Data Management and Statistical Analysis 
Are planned analyses and statistical approach appropriate for the proposed study design and methods used to assign participants and deliver interventions? Are the procedures for data management and quality control of data adequate at clinical site(s) or at center laboratories, as applicable? Have the methods for standardization of procedures for data management to assess the effect of the intervention and quality control been addressed? Is there a plan to complete data analysis within the proposed period of the award?
Environment 
If proposed, are the administrative, data coordinating, enrollment and laboratory/testing centers, appropriate for the trial proposed?
Does the application adequately address the capability and ability to conduct the trial at the proposed site(s) or centers? Are the plans to add or drop enrollment centers, as needed, appropriate?
If international site(s) is/are proposed, does the application adequately address the complexity of executing the clinical trial?
If multi-sites/centers, is there evidence of the ability of the individual site or center to: (1) enroll the proposed numbers; (2) adhere to the protocol; (3) collect and transmit data in an accurate and timely fashion; and, (4) operate within the proposed organizational structure?

Additional Review Criteria

Study Timeline
Is the study timeline described in detail, taking into account start-up activities, the anticipated rate of enrollment, and planned follow-up assessment? Is the projected timeline feasible and well justified? Does the project incorporate efficiencies and utilize existing resources (e.g., CTSAs, practice-based research networks, electronic medical records, administrative database, or patient registries) to increase the efficiency of participant enrollment and data collection, as appropriate?  Are potential challenges and corresponding solutions discussed (e.g., strategies that can be implemented in the event of enrollment shortfalls)?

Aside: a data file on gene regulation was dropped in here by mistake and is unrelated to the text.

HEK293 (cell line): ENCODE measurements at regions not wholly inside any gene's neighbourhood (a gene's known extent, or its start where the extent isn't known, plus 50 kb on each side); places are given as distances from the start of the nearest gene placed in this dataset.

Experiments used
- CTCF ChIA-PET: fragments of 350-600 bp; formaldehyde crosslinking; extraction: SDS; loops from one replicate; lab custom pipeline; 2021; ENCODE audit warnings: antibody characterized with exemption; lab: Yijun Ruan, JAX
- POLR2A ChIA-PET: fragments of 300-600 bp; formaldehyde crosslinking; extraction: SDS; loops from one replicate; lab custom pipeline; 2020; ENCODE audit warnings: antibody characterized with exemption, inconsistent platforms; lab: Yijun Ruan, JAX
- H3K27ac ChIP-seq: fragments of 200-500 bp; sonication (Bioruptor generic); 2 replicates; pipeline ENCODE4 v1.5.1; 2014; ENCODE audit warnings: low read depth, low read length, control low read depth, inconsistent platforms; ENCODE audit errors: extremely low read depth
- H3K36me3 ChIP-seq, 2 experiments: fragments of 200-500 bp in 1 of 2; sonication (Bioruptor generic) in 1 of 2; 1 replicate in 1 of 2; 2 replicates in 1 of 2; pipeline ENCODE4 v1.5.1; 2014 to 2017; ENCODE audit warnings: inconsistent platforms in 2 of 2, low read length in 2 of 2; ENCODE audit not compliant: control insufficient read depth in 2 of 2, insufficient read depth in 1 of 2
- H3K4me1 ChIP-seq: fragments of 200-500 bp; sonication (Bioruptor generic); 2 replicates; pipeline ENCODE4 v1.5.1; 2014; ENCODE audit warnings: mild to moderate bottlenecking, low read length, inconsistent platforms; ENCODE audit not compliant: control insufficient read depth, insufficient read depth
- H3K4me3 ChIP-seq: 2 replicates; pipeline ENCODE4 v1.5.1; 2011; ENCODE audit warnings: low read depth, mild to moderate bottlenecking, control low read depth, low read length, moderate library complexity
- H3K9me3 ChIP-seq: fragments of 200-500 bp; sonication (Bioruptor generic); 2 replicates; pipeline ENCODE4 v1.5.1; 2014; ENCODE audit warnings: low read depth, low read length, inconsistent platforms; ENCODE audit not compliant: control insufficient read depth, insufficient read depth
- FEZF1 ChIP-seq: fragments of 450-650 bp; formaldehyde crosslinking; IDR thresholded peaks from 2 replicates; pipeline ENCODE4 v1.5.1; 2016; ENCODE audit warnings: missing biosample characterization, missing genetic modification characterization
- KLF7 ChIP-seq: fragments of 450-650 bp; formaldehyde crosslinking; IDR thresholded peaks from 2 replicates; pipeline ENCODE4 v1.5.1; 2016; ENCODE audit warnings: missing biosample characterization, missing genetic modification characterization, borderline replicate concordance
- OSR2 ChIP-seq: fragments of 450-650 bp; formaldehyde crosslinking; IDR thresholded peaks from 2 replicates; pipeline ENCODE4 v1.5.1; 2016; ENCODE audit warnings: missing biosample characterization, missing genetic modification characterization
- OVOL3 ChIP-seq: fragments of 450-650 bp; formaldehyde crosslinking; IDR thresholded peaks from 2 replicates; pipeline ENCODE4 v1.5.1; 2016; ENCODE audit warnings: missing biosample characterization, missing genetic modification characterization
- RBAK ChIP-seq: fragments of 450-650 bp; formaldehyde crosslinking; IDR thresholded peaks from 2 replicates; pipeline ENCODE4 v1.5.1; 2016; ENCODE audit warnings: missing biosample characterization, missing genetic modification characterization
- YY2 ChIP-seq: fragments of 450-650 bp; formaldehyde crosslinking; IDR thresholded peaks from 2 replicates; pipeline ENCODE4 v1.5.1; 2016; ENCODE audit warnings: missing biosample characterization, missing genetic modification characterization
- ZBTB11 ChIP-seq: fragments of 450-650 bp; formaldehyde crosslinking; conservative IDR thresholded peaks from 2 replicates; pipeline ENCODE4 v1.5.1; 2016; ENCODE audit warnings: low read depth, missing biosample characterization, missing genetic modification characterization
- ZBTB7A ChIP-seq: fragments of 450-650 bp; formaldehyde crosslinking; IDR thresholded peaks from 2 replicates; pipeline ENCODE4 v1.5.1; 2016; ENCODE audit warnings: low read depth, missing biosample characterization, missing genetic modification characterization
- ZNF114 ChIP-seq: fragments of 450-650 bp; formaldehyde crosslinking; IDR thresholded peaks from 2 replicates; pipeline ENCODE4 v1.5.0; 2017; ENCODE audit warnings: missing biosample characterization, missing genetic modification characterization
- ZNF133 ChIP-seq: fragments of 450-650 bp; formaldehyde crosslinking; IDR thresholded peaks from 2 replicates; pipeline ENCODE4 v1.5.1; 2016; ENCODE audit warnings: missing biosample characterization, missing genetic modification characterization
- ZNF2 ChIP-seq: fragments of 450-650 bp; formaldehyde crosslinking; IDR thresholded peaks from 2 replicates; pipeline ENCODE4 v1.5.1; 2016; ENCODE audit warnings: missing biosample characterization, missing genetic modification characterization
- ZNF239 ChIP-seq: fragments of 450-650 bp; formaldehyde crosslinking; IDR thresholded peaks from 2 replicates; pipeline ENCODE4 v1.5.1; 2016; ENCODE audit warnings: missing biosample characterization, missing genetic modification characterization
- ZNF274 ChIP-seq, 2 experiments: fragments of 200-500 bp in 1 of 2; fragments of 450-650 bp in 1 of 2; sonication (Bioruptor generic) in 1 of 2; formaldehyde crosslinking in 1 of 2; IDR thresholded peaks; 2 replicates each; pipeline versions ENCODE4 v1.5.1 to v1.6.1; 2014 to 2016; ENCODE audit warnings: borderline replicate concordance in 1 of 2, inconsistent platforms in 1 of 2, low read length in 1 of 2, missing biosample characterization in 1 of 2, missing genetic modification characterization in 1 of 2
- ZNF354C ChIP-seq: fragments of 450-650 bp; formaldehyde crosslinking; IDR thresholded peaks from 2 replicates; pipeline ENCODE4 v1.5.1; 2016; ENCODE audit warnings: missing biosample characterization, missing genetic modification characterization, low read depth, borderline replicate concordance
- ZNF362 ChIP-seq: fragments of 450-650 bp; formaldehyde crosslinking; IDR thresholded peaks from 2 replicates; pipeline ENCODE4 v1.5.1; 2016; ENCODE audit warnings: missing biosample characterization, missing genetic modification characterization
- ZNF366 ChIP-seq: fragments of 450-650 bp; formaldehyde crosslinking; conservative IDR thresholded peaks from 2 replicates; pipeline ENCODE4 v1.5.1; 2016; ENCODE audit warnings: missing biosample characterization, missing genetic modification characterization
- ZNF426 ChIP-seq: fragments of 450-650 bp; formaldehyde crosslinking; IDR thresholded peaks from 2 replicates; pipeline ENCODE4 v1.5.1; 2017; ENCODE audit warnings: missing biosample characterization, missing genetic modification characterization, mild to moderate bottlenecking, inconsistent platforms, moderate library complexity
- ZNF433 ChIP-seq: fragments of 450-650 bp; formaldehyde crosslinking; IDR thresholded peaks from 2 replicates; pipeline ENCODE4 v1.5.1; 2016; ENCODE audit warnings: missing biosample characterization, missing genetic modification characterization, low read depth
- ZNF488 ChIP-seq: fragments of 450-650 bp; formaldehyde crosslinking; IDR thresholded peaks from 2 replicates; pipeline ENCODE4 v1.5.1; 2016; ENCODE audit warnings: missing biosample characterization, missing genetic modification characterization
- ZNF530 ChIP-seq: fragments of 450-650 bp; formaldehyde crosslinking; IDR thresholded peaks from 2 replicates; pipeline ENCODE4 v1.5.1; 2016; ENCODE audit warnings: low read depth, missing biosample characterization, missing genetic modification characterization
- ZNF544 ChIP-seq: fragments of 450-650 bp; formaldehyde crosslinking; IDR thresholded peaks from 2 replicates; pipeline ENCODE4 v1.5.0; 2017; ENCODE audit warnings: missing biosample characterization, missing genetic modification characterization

Saturday, October 14, 2017

Another video to help you through the new human subjects process

This 9-minute video guides viewers through the various components of the new human subjects form.  Some of this content may also be relevant to research administration personnel.  There is a lot to learn in order to comply with the new policy.

Friday, October 13, 2017

New NIH video to help with human subjects policy changes

NIH recently released a new video tutorial to help applicants understand and comply with the new human subjects research procedures.  These new guidelines will take effect in late January, so if you are planning a proposal submission for the February R01 or other spring and summer deadlines, you must comply with the new policy.  You can view the video here.

Wednesday, June 21, 2017

National Institute for General Medical Sciences (NIGMS) provides grant tips for new applicants

NIGMS has provided a handy page titled Tips for New NIH Grant Applicants.  This list was compiled by soliciting advice from NIGMS staff members.  This is a very introductory list designed for novices who are just learning about the proposal development process.  I highly recommend this list in particular for trainees who are writing career development awards.  The advice may also be helpful to individuals who are writing their first R-series proposals who have had limited training in the area of grant development.

Monday, June 19, 2017

Proposed NIH Cap on Indirect Costs (F&A) is a Research EMERGENCY